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Infertility is when a woman can’t get pregnant after trying for a year if she is younger than 35 or six months if she is older than 35. Infertility can also refer to women who get pregnant but are unable to stay pregnant. In the US, infertility affects around 10 of women between the ages of 15 to 44.
What is Infertility?
Pregnancy is the result of a process that consists of many steps. One of the ovaries releases an egg that travels through the fallopian tubes to the uterus. Along the way, it gets fertilized by a sperm cell. The fertilized egg then attaches to the lining of the uterus where it is maintained and fed.
If you are infertile, it means that there may be problems with any of the steps in the process. The most common problems that lead to infertility has to do with ovulation. Ovulation is when one of the ovaries releases an egg and it is the most basic requirement for pregnancy. When you have problems with ovulation, you may stop menstruating or your menstrual cycle may be irregular. One of the biggest causes of this is polycystic ovarian syndrome. Other conditions that can cause infertility is pelvic inflammatory disease or endometriosis that can block the fallopian tubes or uterine fibroids.
Risk Factors of Infertility
There are various things that can influence your infertility. These include lifestyle factors like smoking, unhealthy eating habits, or being over- or underweight. Consistently high-stress levels and excessive drinking can also influence your ability to get pregnant.
Physiological factors include hormone imbalances that cause polycystic ovarian syndrome and age can also diminish your fertility.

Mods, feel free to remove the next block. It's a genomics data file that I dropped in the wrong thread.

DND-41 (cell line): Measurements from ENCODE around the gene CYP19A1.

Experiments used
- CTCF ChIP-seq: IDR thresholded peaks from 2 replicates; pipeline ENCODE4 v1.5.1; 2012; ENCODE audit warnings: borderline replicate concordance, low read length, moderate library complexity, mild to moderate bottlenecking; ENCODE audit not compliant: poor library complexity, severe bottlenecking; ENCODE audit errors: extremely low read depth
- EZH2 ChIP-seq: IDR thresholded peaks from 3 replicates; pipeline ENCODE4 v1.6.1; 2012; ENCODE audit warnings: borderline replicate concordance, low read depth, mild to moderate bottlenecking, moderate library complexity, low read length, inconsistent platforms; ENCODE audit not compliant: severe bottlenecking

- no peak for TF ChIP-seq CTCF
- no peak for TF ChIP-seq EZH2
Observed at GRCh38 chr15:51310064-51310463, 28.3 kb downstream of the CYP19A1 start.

When to Seek Treatment?
If you are under 35 years of age, you should seek medical help if you have been trying to get pregnant for longer than a year. If you are over the age of 35, you can seek medical help after 6 months.
The first thing that your health care provider will do is to determine if you ovulate every month. You can do this yourself, by keeping a record of your menstrual cycle or by buying a home ovulation test kit. Your healthcare provider can also check regularity of your ovaries by means of a blood test or by doing an ultrasound of your ovaries. The treatments options that are available to you depend on where in the fertility process you are experiencing problems and for how long you have been experiencing these problems.
Infertility Treatment Options
As an infertile woman, you may need one or more of the mainstream infertility treatments that are available. They include fertility drugs to stimulate ovulation, intrauterine insemination, and surgery to restore fertility.
This treatment is the most common since it induces and maintains ovulation. Problems with ovulation are the most common cause of infertility, so chances are that you will be able to restore your fertility with this method of treatment. Although this treatment is relatively convenient, there are risk factors involved and it is important that you contact your healthcare provider for a thorough examination and consultation.
This is when sperm is placed directly inside the uterus. For this treatment to be effective, this procedure has to take place at the same time as ovulation. If you have problems with ovulation or blocked fallopian tubes, this treatment may not be effective.
Fertility Restoring Surgery
Hysteroscopic surgery can treat conditions such as endometrial polyps, a uterine septum, or intrauterine scar tissue. This treatment may be regarded as a last resort, depending on your medical background and condition. Contact your medical service provider to discuss your options.